Wednesday, October 10, 2012

Meditation on This Sunday's Gospel

The lessons for Sunday, October 14, 2012:

First Reading: Amos 5:6-7, 10-15

First Reading (Semi-cont.): Job 23:1-9, 16-17

Psalm: Psalm 90:12-17

Psalm (Semi-cont.): Psalm 22:1-15

Second Reading: Hebrews 4:12-16

Gospel: Mark 10:17-31

Like so many teachings of Jesus, this week’s teaching has sent many a believer off twisting themselves into pretzel shapes to determine that Jesus couldn’t possibly mean what he said.

I’ve heard many a sermon on this text that’s designed to reassure us that Jesus couldn’t possibly mean what he said. We can’t possibly be expected to sell all that we have and give the money to the poor.

But why would Jesus say such a thing if he didn’t really mean it? And if he really means it, what are we to do?

The obvious answer: sell all that we have, give the money to the poor, and trust God to reveal the next step.

I’m in no position to preach this approach. I’m as fearful and clutchy when it comes to my stuff as the next person. I suspect that Jesus wants us to be mindful of our tendency to trust our bank accounts more than we trust God when he gives instructions like the one he gave to the rich young man.

The last few years have taught us much about the danger of counting on our possessions for security. We've seen how quickly wealth can be liquidated--and for what? As I look at my decimated retirement account, I often think of how much happier I might be had I given that money to the poor instead of hoarding it for my future. Now it's vanished, gone, like steam. No one has benefited--except, perhaps, for the people who made a profit off my money before it vanished. And I'm fairly certain the poor didn't see the benefit of that.

Jesus returns to this message again and again: our attachment to money is spiritually dangerous, the biggest spiritual danger that most of us face. Comparatively speaking, he doesn't spend much time at all on other sins. For example, he never talks directly about homosexuality, the issue that's splitting so many churches. But he returns again and again to the message that the rich must share with the poor. Again and again he tells us of the dangers of excess wealth.

Like violence, wealth is a tool that is powerful, yet difficult to control, which probably explains why our scriptures caution us about both. Once we attain a certain level of wealth (and I believe that level is fairly low), we spend a lot more time taking care of our wealth than we do taking care of God's creation. Wealth demands a lot of our time and attention, and that's attention that we're not giving to God. All our time spent tracking our various accounts is time we could use in prayer, for example.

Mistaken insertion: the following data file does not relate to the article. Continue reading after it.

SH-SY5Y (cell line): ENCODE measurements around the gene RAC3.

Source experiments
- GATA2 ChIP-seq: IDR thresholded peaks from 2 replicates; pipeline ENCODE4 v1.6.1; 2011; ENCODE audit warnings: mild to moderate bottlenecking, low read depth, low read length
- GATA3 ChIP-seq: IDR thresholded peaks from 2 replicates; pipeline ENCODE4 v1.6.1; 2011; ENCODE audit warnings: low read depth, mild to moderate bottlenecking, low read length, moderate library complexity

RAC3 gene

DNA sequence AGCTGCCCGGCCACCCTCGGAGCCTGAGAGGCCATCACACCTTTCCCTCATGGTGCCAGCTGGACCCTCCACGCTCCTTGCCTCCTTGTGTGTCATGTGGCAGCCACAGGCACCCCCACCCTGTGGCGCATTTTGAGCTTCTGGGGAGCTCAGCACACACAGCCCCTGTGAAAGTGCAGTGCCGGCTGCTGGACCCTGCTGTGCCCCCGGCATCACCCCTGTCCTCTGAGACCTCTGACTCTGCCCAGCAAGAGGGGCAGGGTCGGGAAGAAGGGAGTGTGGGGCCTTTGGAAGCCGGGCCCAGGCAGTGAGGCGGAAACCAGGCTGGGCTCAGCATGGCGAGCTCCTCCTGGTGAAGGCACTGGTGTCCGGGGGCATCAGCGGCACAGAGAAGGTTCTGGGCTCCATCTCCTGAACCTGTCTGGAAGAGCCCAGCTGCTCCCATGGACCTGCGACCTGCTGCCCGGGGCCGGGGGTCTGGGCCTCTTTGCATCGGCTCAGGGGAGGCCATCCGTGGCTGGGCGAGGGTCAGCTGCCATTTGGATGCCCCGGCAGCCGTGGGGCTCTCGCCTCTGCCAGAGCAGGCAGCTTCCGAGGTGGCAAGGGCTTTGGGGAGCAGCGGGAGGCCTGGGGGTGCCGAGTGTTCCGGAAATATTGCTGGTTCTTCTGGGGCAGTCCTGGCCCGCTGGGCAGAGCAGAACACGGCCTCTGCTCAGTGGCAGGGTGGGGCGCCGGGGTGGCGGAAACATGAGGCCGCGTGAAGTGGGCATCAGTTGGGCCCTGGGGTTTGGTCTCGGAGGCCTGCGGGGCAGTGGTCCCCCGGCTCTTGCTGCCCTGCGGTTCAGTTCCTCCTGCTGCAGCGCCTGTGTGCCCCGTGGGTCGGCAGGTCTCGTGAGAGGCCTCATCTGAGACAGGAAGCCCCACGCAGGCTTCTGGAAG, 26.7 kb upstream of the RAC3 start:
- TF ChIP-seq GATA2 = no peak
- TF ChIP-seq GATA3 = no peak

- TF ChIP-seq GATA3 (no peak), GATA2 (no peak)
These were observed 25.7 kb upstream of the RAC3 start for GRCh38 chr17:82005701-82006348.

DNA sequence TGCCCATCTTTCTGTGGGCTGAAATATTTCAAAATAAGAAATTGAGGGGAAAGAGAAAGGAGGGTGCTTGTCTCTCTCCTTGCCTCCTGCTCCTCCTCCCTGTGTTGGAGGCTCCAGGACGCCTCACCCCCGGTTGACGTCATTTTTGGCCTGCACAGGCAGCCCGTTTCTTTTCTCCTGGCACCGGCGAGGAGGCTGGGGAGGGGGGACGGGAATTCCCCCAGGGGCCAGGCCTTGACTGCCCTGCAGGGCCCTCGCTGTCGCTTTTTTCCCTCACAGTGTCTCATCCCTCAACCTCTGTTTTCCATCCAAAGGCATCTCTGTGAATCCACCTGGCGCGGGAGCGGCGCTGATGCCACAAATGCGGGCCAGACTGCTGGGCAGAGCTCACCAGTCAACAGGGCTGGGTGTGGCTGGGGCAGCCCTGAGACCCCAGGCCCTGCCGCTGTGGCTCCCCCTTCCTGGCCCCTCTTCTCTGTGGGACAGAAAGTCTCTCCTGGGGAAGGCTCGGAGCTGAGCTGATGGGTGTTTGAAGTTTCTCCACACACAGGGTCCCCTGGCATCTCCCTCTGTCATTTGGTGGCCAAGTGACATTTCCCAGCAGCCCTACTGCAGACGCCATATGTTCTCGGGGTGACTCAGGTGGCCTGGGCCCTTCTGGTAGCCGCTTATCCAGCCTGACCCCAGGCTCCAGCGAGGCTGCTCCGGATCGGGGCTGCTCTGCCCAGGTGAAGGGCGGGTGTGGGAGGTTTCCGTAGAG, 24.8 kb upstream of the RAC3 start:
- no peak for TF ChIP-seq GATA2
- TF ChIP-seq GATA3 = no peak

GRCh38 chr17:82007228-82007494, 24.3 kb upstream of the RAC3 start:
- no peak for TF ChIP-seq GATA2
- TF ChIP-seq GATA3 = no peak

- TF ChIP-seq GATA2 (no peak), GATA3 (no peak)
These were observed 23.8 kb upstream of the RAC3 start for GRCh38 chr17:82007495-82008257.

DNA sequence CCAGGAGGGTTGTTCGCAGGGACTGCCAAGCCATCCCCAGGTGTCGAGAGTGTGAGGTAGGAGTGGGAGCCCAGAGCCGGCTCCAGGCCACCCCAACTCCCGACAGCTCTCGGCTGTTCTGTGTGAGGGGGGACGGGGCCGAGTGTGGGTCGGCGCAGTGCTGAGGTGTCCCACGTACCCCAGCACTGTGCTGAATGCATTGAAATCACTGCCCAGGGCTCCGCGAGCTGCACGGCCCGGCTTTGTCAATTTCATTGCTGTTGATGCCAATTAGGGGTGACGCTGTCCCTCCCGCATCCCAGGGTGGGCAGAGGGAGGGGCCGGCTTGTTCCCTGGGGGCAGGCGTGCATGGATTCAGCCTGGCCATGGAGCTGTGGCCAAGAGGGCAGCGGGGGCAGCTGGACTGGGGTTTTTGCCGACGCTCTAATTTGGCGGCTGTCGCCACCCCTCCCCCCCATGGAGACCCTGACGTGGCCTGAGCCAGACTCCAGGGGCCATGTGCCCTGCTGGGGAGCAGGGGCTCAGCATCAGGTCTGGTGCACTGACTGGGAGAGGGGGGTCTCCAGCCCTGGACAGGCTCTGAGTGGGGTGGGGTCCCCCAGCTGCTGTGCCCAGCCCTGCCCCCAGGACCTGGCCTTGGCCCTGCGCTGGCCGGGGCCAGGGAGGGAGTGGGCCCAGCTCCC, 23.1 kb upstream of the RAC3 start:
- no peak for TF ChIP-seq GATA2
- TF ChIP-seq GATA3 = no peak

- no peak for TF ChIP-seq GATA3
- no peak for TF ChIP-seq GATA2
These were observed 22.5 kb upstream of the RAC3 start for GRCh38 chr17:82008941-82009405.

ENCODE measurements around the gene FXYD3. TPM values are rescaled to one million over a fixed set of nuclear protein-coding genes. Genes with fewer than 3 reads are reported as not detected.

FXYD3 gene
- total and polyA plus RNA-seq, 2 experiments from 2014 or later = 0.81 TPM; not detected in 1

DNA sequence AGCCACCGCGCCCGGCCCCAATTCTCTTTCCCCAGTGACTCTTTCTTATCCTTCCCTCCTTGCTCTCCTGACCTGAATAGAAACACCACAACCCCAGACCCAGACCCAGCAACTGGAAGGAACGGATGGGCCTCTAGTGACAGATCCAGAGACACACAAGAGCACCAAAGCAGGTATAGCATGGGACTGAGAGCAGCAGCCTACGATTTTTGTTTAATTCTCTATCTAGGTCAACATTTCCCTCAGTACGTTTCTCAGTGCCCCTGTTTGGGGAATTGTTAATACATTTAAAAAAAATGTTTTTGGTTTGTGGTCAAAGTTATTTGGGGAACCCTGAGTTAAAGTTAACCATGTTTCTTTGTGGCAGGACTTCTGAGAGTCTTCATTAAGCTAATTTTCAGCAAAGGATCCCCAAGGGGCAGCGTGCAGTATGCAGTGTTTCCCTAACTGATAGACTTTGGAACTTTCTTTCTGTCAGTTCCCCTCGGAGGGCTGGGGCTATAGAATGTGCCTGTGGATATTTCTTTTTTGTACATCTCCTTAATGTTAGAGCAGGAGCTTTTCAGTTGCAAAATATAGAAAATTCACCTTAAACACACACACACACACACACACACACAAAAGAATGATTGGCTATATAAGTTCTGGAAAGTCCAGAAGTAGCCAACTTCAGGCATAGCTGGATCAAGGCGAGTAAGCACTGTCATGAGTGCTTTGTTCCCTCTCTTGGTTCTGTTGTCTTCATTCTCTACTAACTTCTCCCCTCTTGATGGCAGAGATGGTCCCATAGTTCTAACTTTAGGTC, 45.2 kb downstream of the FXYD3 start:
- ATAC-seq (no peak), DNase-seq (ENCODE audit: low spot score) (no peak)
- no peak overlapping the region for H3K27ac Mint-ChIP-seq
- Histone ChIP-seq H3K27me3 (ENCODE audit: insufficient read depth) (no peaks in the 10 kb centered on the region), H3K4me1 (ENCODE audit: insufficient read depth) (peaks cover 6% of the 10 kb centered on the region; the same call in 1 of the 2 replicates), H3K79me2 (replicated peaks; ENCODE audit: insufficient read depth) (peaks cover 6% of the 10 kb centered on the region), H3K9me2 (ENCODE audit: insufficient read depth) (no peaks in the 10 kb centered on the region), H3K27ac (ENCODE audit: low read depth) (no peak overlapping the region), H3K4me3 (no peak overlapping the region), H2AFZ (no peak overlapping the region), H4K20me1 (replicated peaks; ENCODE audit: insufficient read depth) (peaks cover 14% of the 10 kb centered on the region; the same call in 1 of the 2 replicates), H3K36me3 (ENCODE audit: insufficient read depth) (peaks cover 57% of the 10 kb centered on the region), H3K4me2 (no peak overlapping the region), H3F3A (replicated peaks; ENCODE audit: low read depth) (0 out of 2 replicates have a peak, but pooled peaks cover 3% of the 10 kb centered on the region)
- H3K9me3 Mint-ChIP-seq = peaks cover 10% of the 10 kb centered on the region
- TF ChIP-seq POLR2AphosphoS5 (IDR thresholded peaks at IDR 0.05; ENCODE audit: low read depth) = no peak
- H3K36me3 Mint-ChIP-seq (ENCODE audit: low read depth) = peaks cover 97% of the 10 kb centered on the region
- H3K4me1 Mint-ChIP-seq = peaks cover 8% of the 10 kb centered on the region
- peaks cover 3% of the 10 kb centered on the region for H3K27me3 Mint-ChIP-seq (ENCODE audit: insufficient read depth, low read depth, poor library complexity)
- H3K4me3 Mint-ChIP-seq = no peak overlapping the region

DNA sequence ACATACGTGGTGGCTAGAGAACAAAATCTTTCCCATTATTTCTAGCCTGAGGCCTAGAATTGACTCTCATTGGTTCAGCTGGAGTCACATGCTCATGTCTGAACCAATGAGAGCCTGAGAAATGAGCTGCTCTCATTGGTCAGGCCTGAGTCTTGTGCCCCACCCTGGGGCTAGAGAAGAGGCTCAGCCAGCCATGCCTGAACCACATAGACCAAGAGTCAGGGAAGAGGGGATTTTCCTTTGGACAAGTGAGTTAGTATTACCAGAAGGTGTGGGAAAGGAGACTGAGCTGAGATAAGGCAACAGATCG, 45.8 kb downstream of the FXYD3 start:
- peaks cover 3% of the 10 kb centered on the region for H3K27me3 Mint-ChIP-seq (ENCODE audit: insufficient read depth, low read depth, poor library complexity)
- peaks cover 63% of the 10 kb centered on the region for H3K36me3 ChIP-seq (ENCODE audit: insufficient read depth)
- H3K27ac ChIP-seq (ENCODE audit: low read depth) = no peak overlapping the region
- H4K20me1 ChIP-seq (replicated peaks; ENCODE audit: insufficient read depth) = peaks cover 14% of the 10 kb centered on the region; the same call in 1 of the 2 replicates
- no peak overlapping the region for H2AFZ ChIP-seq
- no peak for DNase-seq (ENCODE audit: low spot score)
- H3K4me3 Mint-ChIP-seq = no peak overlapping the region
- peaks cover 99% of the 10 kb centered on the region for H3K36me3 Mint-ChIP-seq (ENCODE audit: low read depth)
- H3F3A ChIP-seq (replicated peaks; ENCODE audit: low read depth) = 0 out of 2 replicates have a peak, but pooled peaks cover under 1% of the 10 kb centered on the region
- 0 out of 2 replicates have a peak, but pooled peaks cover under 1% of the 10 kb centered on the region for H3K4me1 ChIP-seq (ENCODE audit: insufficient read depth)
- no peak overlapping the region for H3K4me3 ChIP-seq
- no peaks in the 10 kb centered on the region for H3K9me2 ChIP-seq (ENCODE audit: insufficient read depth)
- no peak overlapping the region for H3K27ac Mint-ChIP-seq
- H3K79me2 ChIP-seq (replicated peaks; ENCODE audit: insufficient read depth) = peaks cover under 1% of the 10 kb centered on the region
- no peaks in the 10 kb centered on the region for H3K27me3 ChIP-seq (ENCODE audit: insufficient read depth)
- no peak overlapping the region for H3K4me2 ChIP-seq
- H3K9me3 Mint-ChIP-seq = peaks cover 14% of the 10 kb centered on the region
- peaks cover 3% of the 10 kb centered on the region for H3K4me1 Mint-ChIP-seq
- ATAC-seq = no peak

Many Christians tithe in hopes that their wealth won't control them. It's a good spiritual discipline. The common wisdom is to give 10%. As my wise father once explained to me, 10% is enough of the monthly budget that we must be intentional to be able to make that goal. It's not enough to break the bank, but it is enough that we notice it.

And once we’ve mastered that discipline, we can train ourselves to give more. We can be mindful of all the ways that we waste our resources, and we can redirect some of that money to developing nations, where so many researchers would remind us that a dollar stretches much further than in the first world.

The end of this week’s Gospel should give us hope, even if we feel we’ll never be able to give away anything. Does Jesus know that he’s given the rich young man an impossible task? What would have happened if the young man had come back and said, “Well, Jesus, I tried, but I was only able to give up half of what I owned. What should I do now?”

I suspect that Jesus would not have reacted angrily. I suspect that Jesus would have given the young man another chance.

The benefits of the radical generosity to which Christ calls us are many. We start with feeling lighter as we get rid of stuff. Along the way, we remember the joy of sharing. And eventually, if we stay on the path of radical hospitality, we might realize that God will be there for us when our economic resources fail, as they always will. All your wealth won't help you escape death forever. But God can transform all things, even death.

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